• We wound up watching an amazing IMAX on Netflix (it was instant downloadable) about Greece that was almost IDENTICAL to the storyline of the Roman Town game the day after we finished excavating the last room of the fictional Roman town. The kids were amazed and excited to see real archaeologists and to see the same practices they had learned about being lived out on screen. Actually, I am not sure who was more excited, them or me. Anyway, it showed me that the game was definitely a good part of a unit study, whether about archeology in general, ancient times, or Rome specifically. It would definitely be a good "springboard" activity.
  • While the graphics were not of the quality Tex expects in a game, they were servicable for the topic that was being addressed. The Three Amigos did not have any issues with the graphics, and really, it is the quality of the information that is being shared that is important, and that is good.
  • There is both a public school version of the game for multi-computer use ($299), as well as a downloadable Teacher's Manual ($19.95), for those who might like to use this game in a formal setting. I think it would make a great addition to any history classroom. The difficulty and length of time to complete is perfect for classroom use.
  • However, I will be honest and say that the price of $39.95 for individual use seems a bit steep to me. For the same amount, I could buy the Genevieve Foster book on Julius Caesar, a cd-rom of Civilization IV (which includes mention of Rome and famous Romans), AND a bag each of Plaster of Paris and sand so I could make my own physical archaeological dig for my kids in a cardboard box. These would also make good supplemental activities for a unit study on Rome. It kind of makes you think where will your money best be used...? Buying the game is certainly easy, though, and the kids liked it.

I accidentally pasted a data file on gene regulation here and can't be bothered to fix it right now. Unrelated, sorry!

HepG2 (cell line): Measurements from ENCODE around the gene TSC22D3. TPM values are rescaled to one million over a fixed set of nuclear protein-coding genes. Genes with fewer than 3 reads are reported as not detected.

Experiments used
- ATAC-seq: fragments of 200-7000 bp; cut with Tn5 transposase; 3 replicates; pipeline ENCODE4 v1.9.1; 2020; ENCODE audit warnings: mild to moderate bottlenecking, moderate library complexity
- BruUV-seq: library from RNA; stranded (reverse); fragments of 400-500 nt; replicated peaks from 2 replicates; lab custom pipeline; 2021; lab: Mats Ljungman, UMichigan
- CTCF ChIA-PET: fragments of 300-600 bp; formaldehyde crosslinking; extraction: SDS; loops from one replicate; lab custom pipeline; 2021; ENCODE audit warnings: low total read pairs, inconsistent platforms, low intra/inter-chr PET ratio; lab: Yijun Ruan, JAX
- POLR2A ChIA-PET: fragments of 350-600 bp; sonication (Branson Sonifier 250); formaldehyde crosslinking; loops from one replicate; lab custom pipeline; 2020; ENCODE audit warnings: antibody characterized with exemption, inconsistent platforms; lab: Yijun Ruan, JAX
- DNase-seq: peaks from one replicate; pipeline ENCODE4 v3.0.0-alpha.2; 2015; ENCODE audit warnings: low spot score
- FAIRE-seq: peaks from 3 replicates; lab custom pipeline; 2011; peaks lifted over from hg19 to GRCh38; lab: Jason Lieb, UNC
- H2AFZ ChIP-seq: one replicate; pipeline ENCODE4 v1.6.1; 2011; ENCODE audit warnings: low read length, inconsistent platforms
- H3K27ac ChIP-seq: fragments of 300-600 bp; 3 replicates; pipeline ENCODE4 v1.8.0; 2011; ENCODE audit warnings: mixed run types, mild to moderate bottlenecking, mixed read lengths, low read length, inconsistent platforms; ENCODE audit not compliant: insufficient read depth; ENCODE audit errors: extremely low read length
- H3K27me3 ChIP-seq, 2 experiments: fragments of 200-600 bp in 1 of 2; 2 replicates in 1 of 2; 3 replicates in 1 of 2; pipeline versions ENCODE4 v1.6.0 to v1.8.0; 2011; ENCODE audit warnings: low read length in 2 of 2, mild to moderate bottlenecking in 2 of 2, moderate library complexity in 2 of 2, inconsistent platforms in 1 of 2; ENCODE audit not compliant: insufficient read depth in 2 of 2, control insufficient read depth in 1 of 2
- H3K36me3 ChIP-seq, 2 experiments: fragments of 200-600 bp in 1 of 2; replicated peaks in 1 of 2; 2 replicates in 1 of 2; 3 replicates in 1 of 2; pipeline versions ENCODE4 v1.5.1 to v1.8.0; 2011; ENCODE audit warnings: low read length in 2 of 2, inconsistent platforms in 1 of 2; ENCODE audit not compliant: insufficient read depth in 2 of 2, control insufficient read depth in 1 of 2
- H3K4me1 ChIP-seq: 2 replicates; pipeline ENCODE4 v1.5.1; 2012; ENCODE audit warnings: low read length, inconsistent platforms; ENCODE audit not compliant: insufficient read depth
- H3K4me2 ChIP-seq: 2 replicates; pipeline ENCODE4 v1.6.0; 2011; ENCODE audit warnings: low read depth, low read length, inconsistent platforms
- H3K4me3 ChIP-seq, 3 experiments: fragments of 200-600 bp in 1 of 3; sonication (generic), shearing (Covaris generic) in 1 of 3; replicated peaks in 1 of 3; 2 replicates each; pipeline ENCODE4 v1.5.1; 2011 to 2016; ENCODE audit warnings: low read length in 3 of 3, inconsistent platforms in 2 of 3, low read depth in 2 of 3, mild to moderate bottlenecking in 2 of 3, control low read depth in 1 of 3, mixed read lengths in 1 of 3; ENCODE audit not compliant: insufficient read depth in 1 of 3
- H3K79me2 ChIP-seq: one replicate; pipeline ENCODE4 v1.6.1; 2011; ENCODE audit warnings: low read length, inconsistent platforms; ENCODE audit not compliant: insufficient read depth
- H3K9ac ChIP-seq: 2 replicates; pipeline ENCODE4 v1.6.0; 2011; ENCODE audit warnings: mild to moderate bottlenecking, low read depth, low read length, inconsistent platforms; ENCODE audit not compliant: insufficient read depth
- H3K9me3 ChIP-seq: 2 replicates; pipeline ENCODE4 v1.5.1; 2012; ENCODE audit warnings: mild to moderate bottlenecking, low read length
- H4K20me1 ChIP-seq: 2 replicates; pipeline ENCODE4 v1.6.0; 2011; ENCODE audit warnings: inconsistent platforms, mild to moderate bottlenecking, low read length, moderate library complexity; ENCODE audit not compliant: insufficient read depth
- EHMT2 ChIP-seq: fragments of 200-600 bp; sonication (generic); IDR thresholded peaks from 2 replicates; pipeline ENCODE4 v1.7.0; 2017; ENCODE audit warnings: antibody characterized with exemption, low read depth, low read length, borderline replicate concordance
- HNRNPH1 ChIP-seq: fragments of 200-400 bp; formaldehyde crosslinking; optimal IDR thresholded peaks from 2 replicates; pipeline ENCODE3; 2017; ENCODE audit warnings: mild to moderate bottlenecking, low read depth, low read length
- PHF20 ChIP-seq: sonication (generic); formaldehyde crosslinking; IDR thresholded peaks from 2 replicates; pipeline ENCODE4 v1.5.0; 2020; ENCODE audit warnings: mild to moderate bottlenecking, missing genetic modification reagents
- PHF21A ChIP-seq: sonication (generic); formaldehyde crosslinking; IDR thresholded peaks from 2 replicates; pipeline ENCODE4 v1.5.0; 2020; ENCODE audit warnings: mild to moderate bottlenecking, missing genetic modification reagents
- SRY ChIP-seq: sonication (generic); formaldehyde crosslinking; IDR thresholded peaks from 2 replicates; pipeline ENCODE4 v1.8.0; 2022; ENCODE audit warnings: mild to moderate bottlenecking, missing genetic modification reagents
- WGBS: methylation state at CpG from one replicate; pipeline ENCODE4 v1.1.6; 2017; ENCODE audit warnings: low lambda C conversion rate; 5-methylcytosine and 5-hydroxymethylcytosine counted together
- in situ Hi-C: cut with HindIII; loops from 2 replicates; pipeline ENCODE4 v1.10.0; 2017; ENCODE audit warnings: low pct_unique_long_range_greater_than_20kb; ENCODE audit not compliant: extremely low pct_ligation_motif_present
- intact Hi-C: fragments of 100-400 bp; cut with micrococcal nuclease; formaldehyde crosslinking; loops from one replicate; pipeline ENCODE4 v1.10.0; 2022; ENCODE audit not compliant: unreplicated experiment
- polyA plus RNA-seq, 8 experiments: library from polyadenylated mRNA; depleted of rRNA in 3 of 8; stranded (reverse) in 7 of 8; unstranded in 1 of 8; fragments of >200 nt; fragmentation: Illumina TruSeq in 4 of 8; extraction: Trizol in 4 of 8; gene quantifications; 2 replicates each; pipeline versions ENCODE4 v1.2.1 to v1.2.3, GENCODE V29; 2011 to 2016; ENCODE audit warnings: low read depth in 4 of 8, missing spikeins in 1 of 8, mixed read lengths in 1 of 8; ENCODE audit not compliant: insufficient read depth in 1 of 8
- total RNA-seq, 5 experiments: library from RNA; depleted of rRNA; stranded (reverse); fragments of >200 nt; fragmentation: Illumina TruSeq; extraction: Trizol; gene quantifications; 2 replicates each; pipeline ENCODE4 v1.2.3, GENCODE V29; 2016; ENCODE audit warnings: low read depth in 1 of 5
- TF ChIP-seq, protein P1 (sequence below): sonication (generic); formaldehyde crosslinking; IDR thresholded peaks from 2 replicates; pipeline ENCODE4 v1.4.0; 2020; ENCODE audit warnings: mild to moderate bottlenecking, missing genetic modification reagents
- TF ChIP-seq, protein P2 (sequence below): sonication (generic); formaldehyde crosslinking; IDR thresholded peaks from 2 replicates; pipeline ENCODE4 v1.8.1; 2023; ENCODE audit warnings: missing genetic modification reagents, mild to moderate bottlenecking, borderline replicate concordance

• The game runs on PCs using Windows Vista/XP/2000
  • You can check out a demo of the product below:



***HUGE SALE ALERT JUST FOR YOU!!! If you are planning a unit study on Rome (or ancient cultures) soon, or maybe sometime next year, and want to plan ahead, NOW is the  absolute BEST time to jump on Dig-It! Games' incredible offer for TOS Review Crew readers right HERE. Only through February 21st, 2011, you can buy Roman Town at the bargain price of $24.95 PLUS by entering the code TOS2011 when ordering, you can receive an additional 20% off that low price. Awesome deal!! This makes the final price just under twenty dollars, and I CAN highly recommend this product as being a good investment at that ORDER NOW!!

Learn more about using Roman Town with homeschoolers HERE.

Read more reviews from the TOS Review Crew HERE.



**As part of the TOS Review Crew, I recieved a complimentary copy of this game for review purposes. In return, I have provided an honest review containing my opinions about this product, and the opinions of my family, based on our unique expericences with it. I do not expect that your experiences or impressions will be exactly the same as mine, but I hope what I have shared helps you. If I can offer you any information about this product that I have not provided here, please feel free to contact me.

1 comment:

Jen U. said...

We loved Roman Town too but I too thought the price was steep and would not pay that much for a computer game no matter how good it is. Hopefully people will take advantage of the sale right now though!